Effects of group membership, intergroup competition and out-group ethnicity on children's ratings of in-group and out-group similarity and positivity

Drew Nesdale, Judith A. Griffiths, Kevin Durkin, Anne Maass

Research output: Contribution to journalArticleResearchpeer-review

13 Citations (Scopus)

Abstract

Based on self-categorization theory (SCT; Turner, Hogg, Oakes, Reicher, & Wetherell, 1987), this study examined the extent to which 7- and 10-year-old children's perceptions of similarity to, and positivity towards, their in-group would be increased by factors predicted to enhance the salience of in-group-out-group categorizations. In a minimal group study, participants met the in-group before or after the out-group (group timing), the out-group had the same or different ethnicity as the in-group (out-group ethnicity), and there was or was not to be a competition between the in-group and the out-group (intergroup competition). Ratings of the in-group similarity were influenced by the out-group ethnicity, but not by group timing or intergroup competition. Consistent with SCT, participants rated themselves as more similar to the in-group when the out-group had different vs. the same ethnicity. SCT's predictions concerning in-group positivity were not confirmed. Instead, participants rated the in-group more positively than the out-group and the in-group was rated more positively, when participants met the in-group before rather than after the out-group. Older compared with younger participants were also more prepared to change groups when the out-group had different ethnicity. The implications for SCT are discussed.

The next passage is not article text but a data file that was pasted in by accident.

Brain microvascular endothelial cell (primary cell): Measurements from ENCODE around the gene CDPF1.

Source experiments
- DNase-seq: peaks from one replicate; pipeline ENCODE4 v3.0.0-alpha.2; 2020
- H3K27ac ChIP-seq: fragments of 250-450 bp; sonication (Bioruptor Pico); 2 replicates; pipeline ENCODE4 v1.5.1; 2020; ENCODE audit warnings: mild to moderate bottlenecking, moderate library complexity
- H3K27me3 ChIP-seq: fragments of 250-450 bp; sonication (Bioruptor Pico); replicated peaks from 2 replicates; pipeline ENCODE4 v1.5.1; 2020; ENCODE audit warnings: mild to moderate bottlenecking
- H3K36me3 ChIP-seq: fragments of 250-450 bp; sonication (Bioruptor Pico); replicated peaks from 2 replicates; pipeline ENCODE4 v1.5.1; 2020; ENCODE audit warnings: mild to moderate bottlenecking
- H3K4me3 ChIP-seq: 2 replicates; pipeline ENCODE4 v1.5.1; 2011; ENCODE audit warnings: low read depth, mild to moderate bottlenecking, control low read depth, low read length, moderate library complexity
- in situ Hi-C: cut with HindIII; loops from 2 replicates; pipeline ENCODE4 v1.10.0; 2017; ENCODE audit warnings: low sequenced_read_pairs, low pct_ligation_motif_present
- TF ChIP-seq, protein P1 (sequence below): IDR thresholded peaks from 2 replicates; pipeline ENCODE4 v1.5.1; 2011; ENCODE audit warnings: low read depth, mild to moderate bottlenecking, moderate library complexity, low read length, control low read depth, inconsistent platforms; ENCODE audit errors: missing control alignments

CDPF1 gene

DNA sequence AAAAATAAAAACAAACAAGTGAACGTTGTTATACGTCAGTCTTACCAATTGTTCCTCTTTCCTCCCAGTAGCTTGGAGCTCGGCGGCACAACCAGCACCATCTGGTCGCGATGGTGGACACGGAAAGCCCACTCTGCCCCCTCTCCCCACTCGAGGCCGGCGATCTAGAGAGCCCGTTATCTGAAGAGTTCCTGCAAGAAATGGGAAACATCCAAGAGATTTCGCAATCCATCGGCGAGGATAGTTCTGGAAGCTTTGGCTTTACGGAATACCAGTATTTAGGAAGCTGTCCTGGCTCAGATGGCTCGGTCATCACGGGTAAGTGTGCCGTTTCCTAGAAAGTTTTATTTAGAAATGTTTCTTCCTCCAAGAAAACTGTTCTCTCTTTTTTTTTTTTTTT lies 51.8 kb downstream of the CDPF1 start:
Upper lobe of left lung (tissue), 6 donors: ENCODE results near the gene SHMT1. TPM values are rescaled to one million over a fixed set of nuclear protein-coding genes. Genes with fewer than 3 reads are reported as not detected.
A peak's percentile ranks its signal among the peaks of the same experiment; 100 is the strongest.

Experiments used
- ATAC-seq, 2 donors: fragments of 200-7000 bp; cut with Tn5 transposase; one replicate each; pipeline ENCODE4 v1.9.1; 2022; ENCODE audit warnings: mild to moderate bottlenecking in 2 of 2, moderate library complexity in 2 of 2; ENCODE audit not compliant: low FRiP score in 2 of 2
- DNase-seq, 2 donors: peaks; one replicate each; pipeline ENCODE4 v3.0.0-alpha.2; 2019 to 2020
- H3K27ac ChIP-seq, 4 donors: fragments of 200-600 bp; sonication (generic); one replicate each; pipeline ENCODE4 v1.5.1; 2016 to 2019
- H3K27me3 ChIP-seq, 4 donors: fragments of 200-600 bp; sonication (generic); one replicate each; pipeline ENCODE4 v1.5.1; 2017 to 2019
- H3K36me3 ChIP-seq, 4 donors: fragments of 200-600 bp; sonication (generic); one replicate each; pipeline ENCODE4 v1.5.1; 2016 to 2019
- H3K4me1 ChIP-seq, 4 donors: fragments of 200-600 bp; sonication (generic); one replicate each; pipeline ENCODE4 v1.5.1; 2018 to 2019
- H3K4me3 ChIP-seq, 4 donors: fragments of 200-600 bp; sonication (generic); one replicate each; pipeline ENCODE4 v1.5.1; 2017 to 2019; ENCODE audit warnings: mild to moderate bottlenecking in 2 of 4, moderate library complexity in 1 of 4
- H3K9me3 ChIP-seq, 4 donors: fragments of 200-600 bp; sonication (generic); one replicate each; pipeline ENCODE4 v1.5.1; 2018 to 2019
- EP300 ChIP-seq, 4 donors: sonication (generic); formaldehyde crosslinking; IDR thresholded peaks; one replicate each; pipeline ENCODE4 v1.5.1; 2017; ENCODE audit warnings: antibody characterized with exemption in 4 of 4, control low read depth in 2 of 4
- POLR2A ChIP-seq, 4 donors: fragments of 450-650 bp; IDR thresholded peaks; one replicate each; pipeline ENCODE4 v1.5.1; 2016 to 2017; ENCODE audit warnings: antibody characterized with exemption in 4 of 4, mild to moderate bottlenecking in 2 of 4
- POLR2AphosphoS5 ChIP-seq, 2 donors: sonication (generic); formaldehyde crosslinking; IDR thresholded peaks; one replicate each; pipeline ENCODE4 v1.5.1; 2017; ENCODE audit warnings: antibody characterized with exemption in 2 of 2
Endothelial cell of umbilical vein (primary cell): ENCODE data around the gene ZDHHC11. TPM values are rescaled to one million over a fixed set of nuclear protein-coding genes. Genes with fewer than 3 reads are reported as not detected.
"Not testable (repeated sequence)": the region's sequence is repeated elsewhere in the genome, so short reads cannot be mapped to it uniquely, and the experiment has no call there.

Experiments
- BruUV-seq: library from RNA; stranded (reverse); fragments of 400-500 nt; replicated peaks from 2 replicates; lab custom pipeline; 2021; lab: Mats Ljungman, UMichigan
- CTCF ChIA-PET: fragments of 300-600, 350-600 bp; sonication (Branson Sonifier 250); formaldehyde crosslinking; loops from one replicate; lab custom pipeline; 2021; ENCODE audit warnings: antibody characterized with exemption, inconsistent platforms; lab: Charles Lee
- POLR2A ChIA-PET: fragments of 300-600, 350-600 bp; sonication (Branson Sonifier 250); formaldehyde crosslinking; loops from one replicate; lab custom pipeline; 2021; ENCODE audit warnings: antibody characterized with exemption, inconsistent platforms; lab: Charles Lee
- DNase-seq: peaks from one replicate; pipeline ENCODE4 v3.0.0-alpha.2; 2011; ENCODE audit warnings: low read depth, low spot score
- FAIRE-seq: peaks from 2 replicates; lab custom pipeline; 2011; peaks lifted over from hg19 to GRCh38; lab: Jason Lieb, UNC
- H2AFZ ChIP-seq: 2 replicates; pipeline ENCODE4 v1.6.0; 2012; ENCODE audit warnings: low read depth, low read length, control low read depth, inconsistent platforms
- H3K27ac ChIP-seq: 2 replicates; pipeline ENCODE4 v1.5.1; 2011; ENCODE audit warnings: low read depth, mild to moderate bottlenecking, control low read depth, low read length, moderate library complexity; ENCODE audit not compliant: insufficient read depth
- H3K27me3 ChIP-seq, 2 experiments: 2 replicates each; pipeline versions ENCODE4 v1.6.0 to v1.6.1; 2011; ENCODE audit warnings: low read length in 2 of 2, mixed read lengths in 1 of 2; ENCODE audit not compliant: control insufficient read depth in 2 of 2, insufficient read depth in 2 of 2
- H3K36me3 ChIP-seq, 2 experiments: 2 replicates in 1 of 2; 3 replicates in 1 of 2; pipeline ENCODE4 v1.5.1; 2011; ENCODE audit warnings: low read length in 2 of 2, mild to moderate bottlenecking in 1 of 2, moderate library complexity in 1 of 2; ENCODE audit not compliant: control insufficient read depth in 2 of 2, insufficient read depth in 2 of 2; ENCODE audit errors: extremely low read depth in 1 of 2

Original languageEnglish
Pages (from-to)359-373
Number of pages15
JournalBritish Journal of Developmental Psychology
Volume25
Issue number3
DOIs
Publication statusPublished - 1 Sep 2007
Externally publishedYes

Cite this

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abstract = "Based on self-categorization theory (SCT; Turner, Hogg, Oakes, Reicher, & Wetherell, 1987), this study examined the extent to which 7- and 10-year-old children's perceptions of similarity to, and positivity towards, their in-group would be increased by factors predicted to enhance the salience of in-group-out-group categorizations. In a minimal group study, participants met the in-group before or after the out-group (group timing), the out-group had the same or different ethnicity as the in-group (out-group ethnicity), and there was or was not to be a competition between the in-group and the out-group (intergroup competition). Ratings of the in-group similarity were influenced by the out-group ethnicity, but not by group timing or intergroup competition. Consistent with SCT, participants rated themselves as more similar to the in-group when the out-group had different vs. the same ethnicity. SCT's predictions concerning in-group positivity were not confirmed. Instead, participants rated the in-group more positively than the out-group and the in-group was rated more positively, when participants met the in-group before rather than after the out-group. Older compared with younger participants were also more prepared to change groups when the out-group had different ethnicity. The implications for SCT are discussed.",
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Effects of group membership, intergroup competition and out-group ethnicity on children's ratings of in-group and out-group similarity and positivity. / Nesdale, Drew; Griffiths, Judith A.; Durkin, Kevin; Maass, Anne.

In: British Journal of Developmental Psychology, Vol. 25, No. 3, 01.09.2007, p. 359-373.

Research output: Contribution to journalArticleResearchpeer-review

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